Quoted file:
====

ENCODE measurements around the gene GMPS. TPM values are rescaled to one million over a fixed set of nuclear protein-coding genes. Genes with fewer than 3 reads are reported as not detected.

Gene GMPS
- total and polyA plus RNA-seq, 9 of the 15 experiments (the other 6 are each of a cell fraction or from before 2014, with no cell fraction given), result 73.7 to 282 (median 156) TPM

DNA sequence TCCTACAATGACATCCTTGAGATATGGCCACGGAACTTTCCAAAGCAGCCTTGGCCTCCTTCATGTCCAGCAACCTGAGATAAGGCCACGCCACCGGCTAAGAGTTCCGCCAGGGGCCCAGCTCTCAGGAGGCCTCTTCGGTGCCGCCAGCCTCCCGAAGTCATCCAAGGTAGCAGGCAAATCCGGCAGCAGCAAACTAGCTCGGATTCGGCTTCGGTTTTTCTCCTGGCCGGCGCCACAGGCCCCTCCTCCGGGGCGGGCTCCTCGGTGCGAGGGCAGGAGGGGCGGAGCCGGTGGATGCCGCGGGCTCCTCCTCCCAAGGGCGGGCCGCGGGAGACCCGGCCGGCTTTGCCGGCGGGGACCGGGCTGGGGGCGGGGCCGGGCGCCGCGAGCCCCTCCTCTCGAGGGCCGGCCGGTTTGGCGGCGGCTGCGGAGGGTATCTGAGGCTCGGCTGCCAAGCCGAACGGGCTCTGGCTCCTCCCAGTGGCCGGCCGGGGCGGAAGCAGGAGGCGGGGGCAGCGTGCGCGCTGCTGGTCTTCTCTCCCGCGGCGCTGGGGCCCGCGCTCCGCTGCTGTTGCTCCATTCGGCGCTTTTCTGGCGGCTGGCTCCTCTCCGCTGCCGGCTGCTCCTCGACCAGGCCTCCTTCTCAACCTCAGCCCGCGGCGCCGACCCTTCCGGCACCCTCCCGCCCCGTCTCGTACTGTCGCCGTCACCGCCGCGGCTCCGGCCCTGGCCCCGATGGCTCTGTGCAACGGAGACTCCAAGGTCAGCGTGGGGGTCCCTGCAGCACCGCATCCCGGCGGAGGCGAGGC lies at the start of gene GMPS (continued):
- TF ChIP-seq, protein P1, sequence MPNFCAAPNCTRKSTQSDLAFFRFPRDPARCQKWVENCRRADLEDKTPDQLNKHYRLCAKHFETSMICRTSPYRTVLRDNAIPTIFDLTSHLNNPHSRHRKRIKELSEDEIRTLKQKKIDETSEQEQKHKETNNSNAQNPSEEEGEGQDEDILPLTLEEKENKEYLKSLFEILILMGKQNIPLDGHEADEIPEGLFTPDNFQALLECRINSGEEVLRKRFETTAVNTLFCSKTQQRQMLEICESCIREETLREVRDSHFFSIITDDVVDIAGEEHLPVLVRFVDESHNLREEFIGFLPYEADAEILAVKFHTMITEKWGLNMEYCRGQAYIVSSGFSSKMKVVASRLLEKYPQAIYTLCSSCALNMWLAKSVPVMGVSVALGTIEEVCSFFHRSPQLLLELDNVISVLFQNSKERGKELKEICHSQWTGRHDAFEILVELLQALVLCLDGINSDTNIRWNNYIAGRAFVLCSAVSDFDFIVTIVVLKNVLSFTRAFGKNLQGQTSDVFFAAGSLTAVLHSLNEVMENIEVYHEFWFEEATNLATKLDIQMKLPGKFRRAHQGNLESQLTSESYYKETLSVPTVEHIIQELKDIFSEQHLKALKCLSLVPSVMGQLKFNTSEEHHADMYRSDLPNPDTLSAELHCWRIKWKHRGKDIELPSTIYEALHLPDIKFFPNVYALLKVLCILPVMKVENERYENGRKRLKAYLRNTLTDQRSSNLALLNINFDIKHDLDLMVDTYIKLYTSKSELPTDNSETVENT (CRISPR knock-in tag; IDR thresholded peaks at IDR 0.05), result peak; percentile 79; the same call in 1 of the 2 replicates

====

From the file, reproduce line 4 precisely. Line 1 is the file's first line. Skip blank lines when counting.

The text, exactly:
DNA sequence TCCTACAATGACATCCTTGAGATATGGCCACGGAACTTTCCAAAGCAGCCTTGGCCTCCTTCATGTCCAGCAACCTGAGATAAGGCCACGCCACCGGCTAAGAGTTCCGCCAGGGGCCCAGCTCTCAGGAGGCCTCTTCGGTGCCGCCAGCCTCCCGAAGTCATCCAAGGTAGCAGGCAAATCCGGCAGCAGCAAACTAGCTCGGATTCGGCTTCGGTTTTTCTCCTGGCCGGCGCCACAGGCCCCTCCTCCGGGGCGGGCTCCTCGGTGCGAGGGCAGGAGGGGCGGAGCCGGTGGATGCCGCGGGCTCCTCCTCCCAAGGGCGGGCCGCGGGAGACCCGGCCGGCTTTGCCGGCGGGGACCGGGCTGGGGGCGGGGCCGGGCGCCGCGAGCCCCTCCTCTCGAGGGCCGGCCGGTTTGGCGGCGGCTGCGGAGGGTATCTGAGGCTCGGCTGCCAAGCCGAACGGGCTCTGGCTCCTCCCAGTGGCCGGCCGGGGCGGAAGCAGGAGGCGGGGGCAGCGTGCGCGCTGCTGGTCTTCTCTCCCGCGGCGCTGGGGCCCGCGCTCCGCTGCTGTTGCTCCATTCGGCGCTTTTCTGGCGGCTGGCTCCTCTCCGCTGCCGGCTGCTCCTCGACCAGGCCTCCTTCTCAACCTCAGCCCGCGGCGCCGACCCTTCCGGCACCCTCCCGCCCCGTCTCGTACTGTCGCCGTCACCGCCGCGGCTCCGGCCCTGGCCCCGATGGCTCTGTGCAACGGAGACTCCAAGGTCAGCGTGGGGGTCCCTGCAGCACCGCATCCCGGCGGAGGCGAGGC lies at the start of gene GMPS (continued):